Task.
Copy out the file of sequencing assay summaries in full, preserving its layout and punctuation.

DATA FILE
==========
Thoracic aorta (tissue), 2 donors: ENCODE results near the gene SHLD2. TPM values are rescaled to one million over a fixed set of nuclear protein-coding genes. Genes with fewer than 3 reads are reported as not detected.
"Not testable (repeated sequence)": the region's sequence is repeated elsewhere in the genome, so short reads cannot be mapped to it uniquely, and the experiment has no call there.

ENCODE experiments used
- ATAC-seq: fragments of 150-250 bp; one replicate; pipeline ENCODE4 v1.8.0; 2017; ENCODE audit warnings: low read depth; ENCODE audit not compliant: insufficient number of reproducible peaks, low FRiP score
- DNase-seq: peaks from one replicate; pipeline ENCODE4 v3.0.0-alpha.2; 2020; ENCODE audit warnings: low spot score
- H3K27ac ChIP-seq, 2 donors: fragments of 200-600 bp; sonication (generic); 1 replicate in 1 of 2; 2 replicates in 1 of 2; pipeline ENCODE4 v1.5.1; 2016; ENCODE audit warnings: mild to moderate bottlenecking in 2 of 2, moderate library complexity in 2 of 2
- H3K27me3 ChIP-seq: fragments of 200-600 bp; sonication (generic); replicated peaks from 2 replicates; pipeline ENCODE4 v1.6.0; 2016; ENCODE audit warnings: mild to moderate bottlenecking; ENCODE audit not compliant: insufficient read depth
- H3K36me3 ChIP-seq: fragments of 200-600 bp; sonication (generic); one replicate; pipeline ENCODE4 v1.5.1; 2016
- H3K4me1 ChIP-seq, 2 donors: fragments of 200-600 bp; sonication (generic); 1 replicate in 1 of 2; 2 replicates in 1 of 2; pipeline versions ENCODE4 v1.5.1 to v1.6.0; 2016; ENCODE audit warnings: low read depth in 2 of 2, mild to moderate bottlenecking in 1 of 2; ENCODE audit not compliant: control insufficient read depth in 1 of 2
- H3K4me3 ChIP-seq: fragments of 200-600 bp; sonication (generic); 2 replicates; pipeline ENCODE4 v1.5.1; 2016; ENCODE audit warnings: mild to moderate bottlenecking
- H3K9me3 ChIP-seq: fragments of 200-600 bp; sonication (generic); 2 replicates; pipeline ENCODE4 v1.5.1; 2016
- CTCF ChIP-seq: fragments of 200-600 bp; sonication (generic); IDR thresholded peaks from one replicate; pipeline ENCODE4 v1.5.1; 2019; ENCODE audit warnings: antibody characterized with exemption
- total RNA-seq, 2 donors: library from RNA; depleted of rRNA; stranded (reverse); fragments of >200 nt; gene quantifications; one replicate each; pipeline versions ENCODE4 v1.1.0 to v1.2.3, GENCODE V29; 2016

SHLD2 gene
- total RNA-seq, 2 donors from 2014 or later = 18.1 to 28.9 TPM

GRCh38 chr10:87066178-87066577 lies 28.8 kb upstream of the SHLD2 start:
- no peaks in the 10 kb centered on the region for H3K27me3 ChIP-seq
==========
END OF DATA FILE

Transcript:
Thoracic aorta (tissue), 2 donors: ENCODE results near the gene SHLD2. TPM values are rescaled to one million over a fixed set of nuclear protein-coding genes. Genes with fewer than 3 reads are reported as not detected.
"Not testable (repeated sequence)": the region's sequence is repeated elsewhere in the genome, so short reads cannot be mapped to it uniquely, and the experiment has no call there.

ENCODE experiments used
- ATAC-seq: fragments of 150-250 bp; one replicate; pipeline ENCODE4 v1.8.0; 2017; ENCODE audit warnings: low read depth; ENCODE audit not compliant: insufficient number of reproducible peaks, low FRiP score
- DNase-seq: peaks from one replicate; pipeline ENCODE4 v3.0.0-alpha.2; 2020; ENCODE audit warnings: low spot score
- H3K27ac ChIP-seq, 2 donors: fragments of 200-600 bp; sonication (generic); 1 replicate in 1 of 2; 2 replicates in 1 of 2; pipeline ENCODE4 v1.5.1; 2016; ENCODE audit warnings: mild to moderate bottlenecking in 2 of 2, moderate library complexity in 2 of 2
- H3K27me3 ChIP-seq: fragments of 200-600 bp; sonication (generic); replicated peaks from 2 replicates; pipeline ENCODE4 v1.6.0; 2016; ENCODE audit warnings: mild to moderate bottlenecking; ENCODE audit not compliant: insufficient read depth
- H3K36me3 ChIP-seq: fragments of 200-600 bp; sonication (generic); one replicate; pipeline ENCODE4 v1.5.1; 2016
- H3K4me1 ChIP-seq, 2 donors: fragments of 200-600 bp; sonication (generic); 1 replicate in 1 of 2; 2 replicates in 1 of 2; pipeline versions ENCODE4 v1.5.1 to v1.6.0; 2016; ENCODE audit warnings: low read depth in 2 of 2, mild to moderate bottlenecking in 1 of 2; ENCODE audit not compliant: control insufficient read depth in 1 of 2
- H3K4me3 ChIP-seq: fragments of 200-600 bp; sonication (generic); 2 replicates; pipeline ENCODE4 v1.5.1; 2016; ENCODE audit warnings: mild to moderate bottlenecking
- H3K9me3 ChIP-seq: fragments of 200-600 bp; sonication (generic); 2 replicates; pipeline ENCODE4 v1.5.1; 2016
- CTCF ChIP-seq: fragments of 200-600 bp; sonication (generic); IDR thresholded peaks from one replicate; pipeline ENCODE4 v1.5.1; 2019; ENCODE audit warnings: antibody characterized with exemption
- total RNA-seq, 2 donors: library from RNA; depleted of rRNA; stranded (reverse); fragments of >200 nt; gene quantifications; one replicate each; pipeline versions ENCODE4 v1.1.0 to v1.2.3, GENCODE V29; 2016

SHLD2 gene
- total RNA-seq, 2 donors from 2014 or later = 18.1 to 28.9 TPM

GRCh38 chr10:87066178-87066577 lies 28.8 kb upstream of the SHLD2 start:
- no peaks in the 10 kb centered on the region for H3K27me3 ChIP-seq